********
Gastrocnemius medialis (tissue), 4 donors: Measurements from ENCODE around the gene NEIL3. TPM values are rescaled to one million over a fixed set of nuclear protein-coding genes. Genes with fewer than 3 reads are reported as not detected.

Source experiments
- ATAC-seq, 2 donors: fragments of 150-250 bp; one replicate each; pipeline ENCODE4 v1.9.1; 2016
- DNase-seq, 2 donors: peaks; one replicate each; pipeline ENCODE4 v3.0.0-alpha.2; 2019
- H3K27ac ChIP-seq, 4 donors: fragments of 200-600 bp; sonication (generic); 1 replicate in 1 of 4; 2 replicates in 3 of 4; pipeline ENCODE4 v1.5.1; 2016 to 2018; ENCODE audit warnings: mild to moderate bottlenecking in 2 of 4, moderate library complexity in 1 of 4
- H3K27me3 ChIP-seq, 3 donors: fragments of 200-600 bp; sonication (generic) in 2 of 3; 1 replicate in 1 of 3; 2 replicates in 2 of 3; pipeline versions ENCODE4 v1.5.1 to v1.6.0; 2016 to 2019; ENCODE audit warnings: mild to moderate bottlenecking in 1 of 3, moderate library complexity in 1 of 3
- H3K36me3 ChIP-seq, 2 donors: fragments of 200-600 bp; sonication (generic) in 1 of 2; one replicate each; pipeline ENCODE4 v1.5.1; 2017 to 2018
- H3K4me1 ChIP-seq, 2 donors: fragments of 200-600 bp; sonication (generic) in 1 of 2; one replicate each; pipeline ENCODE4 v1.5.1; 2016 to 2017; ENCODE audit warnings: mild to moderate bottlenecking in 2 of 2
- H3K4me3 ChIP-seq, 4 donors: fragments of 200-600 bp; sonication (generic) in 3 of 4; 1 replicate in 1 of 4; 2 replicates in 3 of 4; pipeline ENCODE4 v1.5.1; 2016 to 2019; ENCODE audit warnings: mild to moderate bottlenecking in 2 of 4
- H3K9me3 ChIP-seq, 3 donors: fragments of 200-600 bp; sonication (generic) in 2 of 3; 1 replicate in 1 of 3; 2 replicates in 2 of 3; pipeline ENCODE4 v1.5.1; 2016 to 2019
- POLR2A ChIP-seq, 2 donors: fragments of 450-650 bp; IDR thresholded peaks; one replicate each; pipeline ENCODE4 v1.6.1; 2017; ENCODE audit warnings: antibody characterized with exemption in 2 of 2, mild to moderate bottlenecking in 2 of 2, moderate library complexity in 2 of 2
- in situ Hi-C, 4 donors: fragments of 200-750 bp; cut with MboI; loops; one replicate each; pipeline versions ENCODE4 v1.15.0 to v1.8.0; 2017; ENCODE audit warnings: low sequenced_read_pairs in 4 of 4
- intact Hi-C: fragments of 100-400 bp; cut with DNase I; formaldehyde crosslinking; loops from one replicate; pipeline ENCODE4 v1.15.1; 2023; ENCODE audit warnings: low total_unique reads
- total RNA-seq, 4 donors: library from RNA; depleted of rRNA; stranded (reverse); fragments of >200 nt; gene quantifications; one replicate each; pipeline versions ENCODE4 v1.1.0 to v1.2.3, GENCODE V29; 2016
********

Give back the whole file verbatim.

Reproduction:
Gastrocnemius medialis (tissue), 4 donors: Measurements from ENCODE around the gene NEIL3. TPM values are rescaled to one million over a fixed set of nuclear protein-coding genes. Genes with fewer than 3 reads are reported as not detected.

Source experiments
- ATAC-seq, 2 donors: fragments of 150-250 bp; one replicate each; pipeline ENCODE4 v1.9.1; 2016
- DNase-seq, 2 donors: peaks; one replicate each; pipeline ENCODE4 v3.0.0-alpha.2; 2019
- H3K27ac ChIP-seq, 4 donors: fragments of 200-600 bp; sonication (generic); 1 replicate in 1 of 4; 2 replicates in 3 of 4; pipeline ENCODE4 v1.5.1; 2016 to 2018; ENCODE audit warnings: mild to moderate bottlenecking in 2 of 4, moderate library complexity in 1 of 4
- H3K27me3 ChIP-seq, 3 donors: fragments of 200-600 bp; sonication (generic) in 2 of 3; 1 replicate in 1 of 3; 2 replicates in 2 of 3; pipeline versions ENCODE4 v1.5.1 to v1.6.0; 2016 to 2019; ENCODE audit warnings: mild to moderate bottlenecking in 1 of 3, moderate library complexity in 1 of 3
- H3K36me3 ChIP-seq, 2 donors: fragments of 200-600 bp; sonication (generic) in 1 of 2; one replicate each; pipeline ENCODE4 v1.5.1; 2017 to 2018
- H3K4me1 ChIP-seq, 2 donors: fragments of 200-600 bp; sonication (generic) in 1 of 2; one replicate each; pipeline ENCODE4 v1.5.1; 2016 to 2017; ENCODE audit warnings: mild to moderate bottlenecking in 2 of 2
- H3K4me3 ChIP-seq, 4 donors: fragments of 200-600 bp; sonication (generic) in 3 of 4; 1 replicate in 1 of 4; 2 replicates in 3 of 4; pipeline ENCODE4 v1.5.1; 2016 to 2019; ENCODE audit warnings: mild to moderate bottlenecking in 2 of 4
- H3K9me3 ChIP-seq, 3 donors: fragments of 200-600 bp; sonication (generic) in 2 of 3; 1 replicate in 1 of 3; 2 replicates in 2 of 3; pipeline ENCODE4 v1.5.1; 2016 to 2019
- POLR2A ChIP-seq, 2 donors: fragments of 450-650 bp; IDR thresholded peaks; one replicate each; pipeline ENCODE4 v1.6.1; 2017; ENCODE audit warnings: antibody characterized with exemption in 2 of 2, mild to moderate bottlenecking in 2 of 2, moderate library complexity in 2 of 2
- in situ Hi-C, 4 donors: fragments of 200-750 bp; cut with MboI; loops; one replicate each; pipeline versions ENCODE4 v1.15.0 to v1.8.0; 2017; ENCODE audit warnings: low sequenced_read_pairs in 4 of 4
- intact Hi-C: fragments of 100-400 bp; cut with DNase I; formaldehyde crosslinking; loops from one replicate; pipeline ENCODE4 v1.15.1; 2023; ENCODE audit warnings: low total_unique reads
- total RNA-seq, 4 donors: library from RNA; depleted of rRNA; stranded (reverse); fragments of >200 nt; gene quantifications; one replicate each; pipeline versions ENCODE4 v1.1.0 to v1.2.3, GENCODE V29; 2016